Here is a hypothetical example of a man we will call Sam, who is age 72 with two grown children and his wife has predeceased him. Sam has $250,000 in his IRA currently and prior to December, 2020 was planning on leaving his IRA to children and grandchildren. Sam thinks that he can earn 6% (of course, the idea of earning 6% every year is extremely unlikely, but this is just a hypothetical example) on his IRA and is planning on just taking the RMD and investing for that his heirs as well as he has no need for any additional income that his could get from his IRA. Now for simplicity sake, I am going to assume that Sam will lose 25% of his distributions to federal taxes and 5% to state taxes so he will net 70% of all distributions. Assuming that Sam lives to his life expectancy of age 85 (which is the current estimate for a man currently age 72) his IRA will have a hypothetical balance of $254,583 after taking into account all of his distributions and interest earnings. The balance in the investment account that Sam has directed his net required minimum distributions into is hypothetically $195,052 (once again assuming the same 6% annual return). So, at age 85 Sam passes away and his children and grandchildren are remarkably in the same tax bracket as Sam (so as to make the math simple) so at his death under current tax laws Sam’s heirs would receive a net amount of $195,052 from his investment account (due to the step-up in basis allowed for in current tax code) and the $254,583 is cashed in on his death and they receive a net amount of $178,208 (70% of $254,583). The grand total that Sam passes to his heirs at his death will then total $373,260.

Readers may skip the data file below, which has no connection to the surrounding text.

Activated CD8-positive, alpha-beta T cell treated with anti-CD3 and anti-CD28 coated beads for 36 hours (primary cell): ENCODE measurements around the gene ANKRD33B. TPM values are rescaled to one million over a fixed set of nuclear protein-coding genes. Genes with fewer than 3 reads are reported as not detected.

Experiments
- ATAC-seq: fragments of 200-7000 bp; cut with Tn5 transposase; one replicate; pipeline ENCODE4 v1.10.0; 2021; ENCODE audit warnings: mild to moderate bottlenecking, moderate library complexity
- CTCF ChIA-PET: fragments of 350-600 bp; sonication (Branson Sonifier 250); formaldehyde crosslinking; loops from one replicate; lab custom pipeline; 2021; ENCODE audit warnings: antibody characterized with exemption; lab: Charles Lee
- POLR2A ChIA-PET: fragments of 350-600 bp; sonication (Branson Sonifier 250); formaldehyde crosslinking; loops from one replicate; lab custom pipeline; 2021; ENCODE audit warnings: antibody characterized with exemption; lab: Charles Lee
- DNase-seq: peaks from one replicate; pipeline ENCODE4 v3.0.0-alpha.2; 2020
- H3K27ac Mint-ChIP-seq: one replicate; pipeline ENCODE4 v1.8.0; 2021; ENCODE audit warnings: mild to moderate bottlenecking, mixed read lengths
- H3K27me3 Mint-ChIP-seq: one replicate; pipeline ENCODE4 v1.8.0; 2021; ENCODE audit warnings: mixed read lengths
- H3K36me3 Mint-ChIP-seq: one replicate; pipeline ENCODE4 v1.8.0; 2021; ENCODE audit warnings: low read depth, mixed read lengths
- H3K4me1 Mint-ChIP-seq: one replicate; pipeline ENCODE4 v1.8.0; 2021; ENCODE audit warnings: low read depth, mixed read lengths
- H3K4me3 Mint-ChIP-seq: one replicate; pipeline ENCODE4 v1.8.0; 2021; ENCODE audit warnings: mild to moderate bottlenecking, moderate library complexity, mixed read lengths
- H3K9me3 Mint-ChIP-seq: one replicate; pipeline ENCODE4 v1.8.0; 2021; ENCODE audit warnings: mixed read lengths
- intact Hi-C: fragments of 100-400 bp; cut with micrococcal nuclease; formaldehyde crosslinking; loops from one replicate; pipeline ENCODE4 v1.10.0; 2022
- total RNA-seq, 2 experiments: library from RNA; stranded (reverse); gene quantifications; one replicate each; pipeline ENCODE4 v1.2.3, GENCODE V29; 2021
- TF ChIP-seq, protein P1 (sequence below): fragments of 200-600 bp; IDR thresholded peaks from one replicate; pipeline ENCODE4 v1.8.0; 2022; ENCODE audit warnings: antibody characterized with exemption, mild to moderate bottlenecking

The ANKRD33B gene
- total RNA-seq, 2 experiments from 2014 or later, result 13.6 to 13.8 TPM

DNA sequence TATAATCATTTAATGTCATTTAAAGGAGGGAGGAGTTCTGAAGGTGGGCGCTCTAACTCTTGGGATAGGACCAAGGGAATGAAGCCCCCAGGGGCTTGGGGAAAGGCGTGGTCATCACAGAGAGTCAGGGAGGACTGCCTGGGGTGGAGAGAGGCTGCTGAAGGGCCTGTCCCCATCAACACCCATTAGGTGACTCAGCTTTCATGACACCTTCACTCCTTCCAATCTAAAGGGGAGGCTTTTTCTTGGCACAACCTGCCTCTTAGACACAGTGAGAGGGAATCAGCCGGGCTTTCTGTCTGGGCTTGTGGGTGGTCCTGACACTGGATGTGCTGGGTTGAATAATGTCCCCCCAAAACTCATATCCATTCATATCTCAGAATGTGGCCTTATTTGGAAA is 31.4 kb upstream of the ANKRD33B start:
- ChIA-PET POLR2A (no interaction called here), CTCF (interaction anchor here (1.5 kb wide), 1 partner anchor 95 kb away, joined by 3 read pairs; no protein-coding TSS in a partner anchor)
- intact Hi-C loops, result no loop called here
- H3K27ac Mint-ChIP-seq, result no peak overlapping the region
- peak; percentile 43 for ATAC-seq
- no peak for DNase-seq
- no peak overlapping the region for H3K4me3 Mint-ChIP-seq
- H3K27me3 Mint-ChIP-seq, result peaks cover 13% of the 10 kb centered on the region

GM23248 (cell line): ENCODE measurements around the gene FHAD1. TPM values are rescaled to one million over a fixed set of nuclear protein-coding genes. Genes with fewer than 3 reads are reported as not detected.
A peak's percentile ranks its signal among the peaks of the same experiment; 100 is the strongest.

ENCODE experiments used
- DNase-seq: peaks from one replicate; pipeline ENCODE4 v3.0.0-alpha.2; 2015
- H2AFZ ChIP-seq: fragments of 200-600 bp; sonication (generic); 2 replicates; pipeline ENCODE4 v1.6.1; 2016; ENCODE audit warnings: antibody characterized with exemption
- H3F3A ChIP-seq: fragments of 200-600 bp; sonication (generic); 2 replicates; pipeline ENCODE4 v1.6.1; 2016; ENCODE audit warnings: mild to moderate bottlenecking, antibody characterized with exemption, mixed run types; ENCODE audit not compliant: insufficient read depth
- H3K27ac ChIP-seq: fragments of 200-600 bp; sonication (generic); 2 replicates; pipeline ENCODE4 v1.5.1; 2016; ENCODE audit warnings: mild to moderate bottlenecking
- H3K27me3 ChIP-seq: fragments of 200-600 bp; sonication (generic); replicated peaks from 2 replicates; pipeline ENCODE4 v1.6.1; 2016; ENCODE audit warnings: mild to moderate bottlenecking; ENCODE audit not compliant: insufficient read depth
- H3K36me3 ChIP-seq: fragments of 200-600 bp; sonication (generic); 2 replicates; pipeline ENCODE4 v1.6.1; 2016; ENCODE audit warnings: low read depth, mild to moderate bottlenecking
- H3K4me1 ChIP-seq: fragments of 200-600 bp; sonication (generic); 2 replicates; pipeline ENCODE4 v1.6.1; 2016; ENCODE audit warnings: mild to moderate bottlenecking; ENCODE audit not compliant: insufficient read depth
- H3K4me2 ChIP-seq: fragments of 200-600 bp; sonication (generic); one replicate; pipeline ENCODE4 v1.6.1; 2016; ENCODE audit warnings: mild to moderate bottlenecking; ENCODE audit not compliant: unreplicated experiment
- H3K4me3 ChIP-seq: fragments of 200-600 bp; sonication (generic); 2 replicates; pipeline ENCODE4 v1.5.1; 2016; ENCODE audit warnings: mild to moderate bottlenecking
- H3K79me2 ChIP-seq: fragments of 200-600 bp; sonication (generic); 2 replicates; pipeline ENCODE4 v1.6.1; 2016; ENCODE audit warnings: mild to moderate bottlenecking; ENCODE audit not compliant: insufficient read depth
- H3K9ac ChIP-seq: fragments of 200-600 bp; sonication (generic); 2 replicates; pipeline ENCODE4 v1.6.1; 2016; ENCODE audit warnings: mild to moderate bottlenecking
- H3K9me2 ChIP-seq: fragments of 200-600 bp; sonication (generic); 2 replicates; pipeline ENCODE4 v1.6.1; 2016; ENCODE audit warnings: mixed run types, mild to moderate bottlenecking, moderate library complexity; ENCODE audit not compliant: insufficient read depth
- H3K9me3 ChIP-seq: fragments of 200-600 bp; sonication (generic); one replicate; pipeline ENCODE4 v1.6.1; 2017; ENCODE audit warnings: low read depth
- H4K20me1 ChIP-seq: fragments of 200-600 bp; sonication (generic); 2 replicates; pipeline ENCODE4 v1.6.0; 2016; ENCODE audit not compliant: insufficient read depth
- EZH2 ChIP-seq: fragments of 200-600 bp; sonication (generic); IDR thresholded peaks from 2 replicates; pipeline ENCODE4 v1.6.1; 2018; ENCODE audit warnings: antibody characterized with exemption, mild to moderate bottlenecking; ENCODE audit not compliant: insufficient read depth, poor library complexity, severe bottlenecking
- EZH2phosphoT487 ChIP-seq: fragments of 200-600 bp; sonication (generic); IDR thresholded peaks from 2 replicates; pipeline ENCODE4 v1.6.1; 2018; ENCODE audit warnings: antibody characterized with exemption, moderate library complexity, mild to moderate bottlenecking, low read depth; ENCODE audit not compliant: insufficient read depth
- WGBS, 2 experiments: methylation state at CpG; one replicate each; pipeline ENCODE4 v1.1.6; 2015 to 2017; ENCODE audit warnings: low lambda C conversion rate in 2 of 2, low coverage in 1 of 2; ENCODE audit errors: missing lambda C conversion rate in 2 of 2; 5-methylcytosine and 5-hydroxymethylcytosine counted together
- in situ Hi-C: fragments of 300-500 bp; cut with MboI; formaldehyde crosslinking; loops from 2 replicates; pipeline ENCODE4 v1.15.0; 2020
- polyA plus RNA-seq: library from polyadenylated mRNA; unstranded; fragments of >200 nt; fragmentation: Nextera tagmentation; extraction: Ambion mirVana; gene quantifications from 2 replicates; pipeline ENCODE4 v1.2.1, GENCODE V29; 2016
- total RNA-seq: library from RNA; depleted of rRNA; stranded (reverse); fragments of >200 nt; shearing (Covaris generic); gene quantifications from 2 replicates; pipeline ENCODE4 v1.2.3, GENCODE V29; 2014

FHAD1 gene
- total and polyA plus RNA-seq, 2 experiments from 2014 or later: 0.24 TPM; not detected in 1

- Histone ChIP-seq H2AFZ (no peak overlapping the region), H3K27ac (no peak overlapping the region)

Now Sam could have taken annual withdrawals in the amount of $17,000 from his IRA which would give him $11,900 after taxes. He then purchases a hypothetical policy for $200,000 in a policy that he also assumes will earn a net rate of 6% on the cash value in the policy. Based on current projections when Sam dies at age 85 his hypothetical policy is projected to pay a life insurance benefit in the amount of $337,679 (which because it is life insurance is income tax-free). The IRA after the $17,000 annual withdrawals and 6% annual interest would have a value of $175,975, which after the loss of 30% to taxes nets out $123,183. So, the total that passes to Sam’s heirs then would be a total of $460,862.

So just by repositioning his assets Sam was able to increase the amount going to his heirs by over 20% while maintaining the same risk profile. Please keep in mind that this case is obviously rather simplistic and hypothetical with its constant 6% annual returns and tax rates. Keep in mind that this strategy can also work well for parents of special needs children or any situation where you are looking to try and maximize the amount of money that will pass at your death to your heirs.

Please note that this strategy is not for everyone nor I am suggesting that it is a universal solution. There a variety of factors that must be weighed in determining whether this strategy would be a good fit for you and align with your present and future goals. That being said, having this as an option may be an answer as to how most efficiently pass on your IRA asset to your non-spouse beneficiary.

For a comprehensive review of your personal situation, always consult with a tax or legal advisor. Neither Cetera Advisor Networks LLC, nor any of its representatives may give legal or tax advice.